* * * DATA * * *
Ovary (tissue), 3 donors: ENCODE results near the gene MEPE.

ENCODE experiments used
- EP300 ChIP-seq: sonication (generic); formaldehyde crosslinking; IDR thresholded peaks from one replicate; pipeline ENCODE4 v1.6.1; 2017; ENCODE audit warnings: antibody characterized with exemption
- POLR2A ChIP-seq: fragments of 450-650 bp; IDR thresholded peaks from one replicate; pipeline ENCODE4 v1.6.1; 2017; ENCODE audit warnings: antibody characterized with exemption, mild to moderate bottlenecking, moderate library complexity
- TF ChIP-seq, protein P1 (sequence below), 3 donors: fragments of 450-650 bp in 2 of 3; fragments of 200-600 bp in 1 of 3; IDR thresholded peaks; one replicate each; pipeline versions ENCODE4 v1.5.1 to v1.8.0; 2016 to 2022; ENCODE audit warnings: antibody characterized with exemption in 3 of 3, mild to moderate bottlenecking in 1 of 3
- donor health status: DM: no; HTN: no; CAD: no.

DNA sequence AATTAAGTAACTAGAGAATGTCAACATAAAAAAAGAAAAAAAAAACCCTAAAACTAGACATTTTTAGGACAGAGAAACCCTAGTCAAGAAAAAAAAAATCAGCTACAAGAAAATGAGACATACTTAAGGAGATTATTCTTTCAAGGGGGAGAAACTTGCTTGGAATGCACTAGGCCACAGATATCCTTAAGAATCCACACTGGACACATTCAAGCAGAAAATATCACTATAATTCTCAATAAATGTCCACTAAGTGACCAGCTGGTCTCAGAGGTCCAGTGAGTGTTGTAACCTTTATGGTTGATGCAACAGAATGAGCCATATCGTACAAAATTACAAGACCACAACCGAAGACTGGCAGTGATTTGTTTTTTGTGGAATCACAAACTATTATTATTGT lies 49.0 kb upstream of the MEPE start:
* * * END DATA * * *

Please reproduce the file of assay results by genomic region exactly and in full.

Ovary (tissue), 3 donors: ENCODE results near the gene MEPE.

ENCODE experiments used
- EP300 ChIP-seq: sonication (generic); formaldehyde crosslinking; IDR thresholded peaks from one replicate; pipeline ENCODE4 v1.6.1; 2017; ENCODE audit warnings: antibody characterized with exemption
- POLR2A ChIP-seq: fragments of 450-650 bp; IDR thresholded peaks from one replicate; pipeline ENCODE4 v1.6.1; 2017; ENCODE audit warnings: antibody characterized with exemption, mild to moderate bottlenecking, moderate library complexity
- TF ChIP-seq, protein P1 (sequence below), 3 donors: fragments of 450-650 bp in 2 of 3; fragments of 200-600 bp in 1 of 3; IDR thresholded peaks; one replicate each; pipeline versions ENCODE4 v1.5.1 to v1.8.0; 2016 to 2022; ENCODE audit warnings: antibody characterized with exemption in 3 of 3, mild to moderate bottlenecking in 1 of 3
- donor health status: DM: no; HTN: no; CAD: no.

DNA sequence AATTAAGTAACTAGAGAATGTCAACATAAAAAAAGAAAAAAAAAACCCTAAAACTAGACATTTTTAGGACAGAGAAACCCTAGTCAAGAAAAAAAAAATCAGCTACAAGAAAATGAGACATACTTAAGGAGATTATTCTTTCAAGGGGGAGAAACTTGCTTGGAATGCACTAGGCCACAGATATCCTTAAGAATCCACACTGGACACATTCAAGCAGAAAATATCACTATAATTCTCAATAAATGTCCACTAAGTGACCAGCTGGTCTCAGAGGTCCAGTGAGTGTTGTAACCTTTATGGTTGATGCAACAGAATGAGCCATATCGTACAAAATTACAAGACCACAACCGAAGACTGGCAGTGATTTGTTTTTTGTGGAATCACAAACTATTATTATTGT lies 49.0 kb upstream of the MEPE start: